Although three of the largest hospitals in Mississippi objected, the state board of health voted 5-4 last month to allow smaller hospitals to request certificate-of-need approval for cardiac catheterization and open-heart surgery services.
The new plan will allow under-served minorities and the poor to receive treatment for heart disease at hospitals closer to where they live, said Edward Thompson, M.D., the state's health officer. Dr. Thompson also said Mississippi has the highest rate of heart disease in the nation and that blacks don't have adequate access to services.
But large hospitals in the state that operate large-scale heart programs don't see it that way. A spokesman for the hospitals said allowing more hospitals to offer heart services will reduce quality of care and increase costs.
"We will see lower volumes of patients, which could impact quality but will also increase cost," said James Cox, an attorney who represents the hospitals.
Those hospitals are 616-bed Mississippi Baptist Medical Center and 444-bed St. Dominic-Jackson Memorial Hospital, both located in Jackson, and 685-bed North Mississippi Medical Center, Tupelo.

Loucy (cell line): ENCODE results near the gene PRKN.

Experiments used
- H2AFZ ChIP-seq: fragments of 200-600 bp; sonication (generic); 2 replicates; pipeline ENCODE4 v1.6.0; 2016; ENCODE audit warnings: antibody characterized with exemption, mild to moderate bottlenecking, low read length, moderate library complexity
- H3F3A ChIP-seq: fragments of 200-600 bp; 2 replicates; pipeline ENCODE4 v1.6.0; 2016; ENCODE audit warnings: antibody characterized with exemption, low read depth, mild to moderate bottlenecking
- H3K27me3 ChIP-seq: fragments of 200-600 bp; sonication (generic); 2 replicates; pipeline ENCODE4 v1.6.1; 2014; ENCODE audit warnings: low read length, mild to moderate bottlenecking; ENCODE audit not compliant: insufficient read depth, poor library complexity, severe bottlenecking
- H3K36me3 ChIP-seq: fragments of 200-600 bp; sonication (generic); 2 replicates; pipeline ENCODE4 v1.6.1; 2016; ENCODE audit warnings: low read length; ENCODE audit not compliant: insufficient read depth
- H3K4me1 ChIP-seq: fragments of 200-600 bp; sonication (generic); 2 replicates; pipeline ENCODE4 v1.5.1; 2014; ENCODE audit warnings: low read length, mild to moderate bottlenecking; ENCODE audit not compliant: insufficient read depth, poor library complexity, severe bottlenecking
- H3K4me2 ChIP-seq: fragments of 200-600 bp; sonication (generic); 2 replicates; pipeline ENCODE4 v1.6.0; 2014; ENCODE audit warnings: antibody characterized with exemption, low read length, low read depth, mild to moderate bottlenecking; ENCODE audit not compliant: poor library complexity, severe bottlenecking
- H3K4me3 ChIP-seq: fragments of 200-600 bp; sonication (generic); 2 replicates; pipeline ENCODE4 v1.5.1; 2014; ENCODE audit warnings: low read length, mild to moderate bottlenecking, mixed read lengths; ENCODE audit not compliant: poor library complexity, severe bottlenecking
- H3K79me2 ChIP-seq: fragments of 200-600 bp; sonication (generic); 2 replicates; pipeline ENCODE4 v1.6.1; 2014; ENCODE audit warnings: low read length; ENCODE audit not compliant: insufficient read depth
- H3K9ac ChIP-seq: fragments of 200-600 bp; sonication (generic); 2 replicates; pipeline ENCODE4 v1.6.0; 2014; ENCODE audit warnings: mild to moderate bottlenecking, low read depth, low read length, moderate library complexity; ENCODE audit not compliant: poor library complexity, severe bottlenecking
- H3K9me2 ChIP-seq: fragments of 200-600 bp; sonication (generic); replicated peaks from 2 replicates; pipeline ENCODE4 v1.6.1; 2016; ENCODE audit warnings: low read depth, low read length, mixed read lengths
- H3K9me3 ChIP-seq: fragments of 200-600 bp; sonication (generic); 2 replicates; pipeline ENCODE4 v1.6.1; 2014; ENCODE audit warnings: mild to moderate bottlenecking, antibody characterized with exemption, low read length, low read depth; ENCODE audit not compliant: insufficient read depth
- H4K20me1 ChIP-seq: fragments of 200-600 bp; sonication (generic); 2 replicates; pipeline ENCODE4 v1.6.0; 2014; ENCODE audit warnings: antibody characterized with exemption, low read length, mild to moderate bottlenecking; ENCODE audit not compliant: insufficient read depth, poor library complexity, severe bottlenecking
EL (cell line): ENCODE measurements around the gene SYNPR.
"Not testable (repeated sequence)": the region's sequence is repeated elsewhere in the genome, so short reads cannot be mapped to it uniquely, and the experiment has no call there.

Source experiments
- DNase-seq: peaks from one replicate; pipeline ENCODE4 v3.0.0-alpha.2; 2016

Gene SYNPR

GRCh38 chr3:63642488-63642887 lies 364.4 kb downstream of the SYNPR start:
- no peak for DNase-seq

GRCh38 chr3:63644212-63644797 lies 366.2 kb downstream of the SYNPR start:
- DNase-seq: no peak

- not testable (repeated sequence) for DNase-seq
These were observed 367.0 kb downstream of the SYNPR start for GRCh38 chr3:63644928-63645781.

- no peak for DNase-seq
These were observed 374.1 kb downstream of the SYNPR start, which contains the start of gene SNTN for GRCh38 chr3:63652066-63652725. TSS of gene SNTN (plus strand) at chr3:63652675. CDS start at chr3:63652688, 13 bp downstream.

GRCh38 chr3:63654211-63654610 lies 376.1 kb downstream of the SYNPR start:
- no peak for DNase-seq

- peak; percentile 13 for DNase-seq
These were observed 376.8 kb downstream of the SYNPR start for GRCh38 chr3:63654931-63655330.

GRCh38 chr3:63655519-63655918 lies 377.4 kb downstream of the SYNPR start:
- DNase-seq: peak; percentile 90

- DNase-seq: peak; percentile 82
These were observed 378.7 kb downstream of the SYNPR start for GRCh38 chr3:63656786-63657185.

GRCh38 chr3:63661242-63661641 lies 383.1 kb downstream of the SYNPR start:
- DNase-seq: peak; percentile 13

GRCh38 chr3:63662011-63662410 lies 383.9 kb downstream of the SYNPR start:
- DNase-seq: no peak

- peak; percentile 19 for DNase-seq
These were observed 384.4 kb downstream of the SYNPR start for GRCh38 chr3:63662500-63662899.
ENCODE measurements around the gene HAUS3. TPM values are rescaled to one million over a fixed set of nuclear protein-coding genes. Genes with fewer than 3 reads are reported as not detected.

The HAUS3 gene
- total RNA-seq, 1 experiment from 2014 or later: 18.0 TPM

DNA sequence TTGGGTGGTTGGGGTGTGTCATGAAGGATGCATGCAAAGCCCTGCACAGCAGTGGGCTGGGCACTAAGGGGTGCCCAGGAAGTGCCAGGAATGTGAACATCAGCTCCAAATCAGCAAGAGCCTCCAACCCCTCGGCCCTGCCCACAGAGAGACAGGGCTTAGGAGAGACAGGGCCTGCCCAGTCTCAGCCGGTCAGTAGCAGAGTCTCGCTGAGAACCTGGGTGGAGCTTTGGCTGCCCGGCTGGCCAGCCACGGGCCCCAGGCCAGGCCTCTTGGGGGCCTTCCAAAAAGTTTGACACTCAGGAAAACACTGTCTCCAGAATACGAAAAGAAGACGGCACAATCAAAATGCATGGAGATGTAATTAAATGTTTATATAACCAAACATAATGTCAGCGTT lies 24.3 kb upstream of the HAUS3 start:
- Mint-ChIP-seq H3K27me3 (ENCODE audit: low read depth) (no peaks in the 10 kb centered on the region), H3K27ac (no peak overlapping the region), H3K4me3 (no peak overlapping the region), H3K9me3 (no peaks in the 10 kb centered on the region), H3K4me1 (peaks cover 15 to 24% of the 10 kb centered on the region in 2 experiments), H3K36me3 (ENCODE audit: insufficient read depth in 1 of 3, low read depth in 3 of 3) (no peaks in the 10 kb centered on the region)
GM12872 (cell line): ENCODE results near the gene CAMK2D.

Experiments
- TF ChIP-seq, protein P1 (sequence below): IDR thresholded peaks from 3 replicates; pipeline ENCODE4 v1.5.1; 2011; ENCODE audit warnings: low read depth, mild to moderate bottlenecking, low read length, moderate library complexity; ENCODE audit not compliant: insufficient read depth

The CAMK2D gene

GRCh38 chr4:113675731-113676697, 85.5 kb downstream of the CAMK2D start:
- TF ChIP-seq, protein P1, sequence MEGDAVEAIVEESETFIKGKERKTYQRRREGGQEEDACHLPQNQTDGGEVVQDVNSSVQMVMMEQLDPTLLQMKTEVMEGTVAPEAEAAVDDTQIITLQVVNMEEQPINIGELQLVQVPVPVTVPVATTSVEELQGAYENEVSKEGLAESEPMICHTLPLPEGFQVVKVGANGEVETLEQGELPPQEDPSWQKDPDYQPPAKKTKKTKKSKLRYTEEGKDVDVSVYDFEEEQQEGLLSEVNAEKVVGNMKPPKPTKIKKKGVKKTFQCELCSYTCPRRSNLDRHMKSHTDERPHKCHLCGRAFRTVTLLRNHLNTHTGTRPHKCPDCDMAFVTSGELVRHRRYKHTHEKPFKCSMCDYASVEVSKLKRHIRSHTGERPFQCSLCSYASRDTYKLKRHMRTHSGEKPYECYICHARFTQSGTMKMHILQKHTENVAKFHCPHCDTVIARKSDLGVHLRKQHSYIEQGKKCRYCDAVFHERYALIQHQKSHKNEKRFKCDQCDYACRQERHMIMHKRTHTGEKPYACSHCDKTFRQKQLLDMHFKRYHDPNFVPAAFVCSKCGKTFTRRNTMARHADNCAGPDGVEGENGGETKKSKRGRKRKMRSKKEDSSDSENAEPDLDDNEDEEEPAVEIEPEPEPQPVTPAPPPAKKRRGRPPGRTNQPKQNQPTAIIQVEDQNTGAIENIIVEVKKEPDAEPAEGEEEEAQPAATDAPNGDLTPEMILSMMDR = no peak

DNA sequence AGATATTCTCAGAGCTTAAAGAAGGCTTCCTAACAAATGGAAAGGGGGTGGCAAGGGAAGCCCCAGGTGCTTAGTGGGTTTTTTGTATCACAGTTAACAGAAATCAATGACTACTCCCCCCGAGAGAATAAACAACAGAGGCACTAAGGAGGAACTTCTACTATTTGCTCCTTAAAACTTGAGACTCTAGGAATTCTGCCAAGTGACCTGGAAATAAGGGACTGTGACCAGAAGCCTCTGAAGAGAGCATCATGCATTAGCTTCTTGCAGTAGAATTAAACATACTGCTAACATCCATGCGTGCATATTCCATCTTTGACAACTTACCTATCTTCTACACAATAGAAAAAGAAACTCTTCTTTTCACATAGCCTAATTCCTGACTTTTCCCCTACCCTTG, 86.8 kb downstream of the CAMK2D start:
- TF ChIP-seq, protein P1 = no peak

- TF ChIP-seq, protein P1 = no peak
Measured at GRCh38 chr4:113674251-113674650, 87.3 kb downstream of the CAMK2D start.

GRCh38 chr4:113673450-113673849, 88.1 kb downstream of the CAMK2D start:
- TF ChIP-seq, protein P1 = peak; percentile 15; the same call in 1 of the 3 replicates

However, hospitals that don't offer the services believe the objecting hospitals just want to protect their turf and revenues. Tom Harper, administrator for 280-bed Methodist Medical Center in Jackson, said more heart programs will increase competition and improve the quality of services. Mr. Harper said Methodist intends to apply for a CON to develop the heart programs.
Under the new proposal, hospitals may apply for the services if they treat more than 100,000 patients annually. The old plan required 200,000 treatments per year.
Hospitals must apply for CONs by July 1.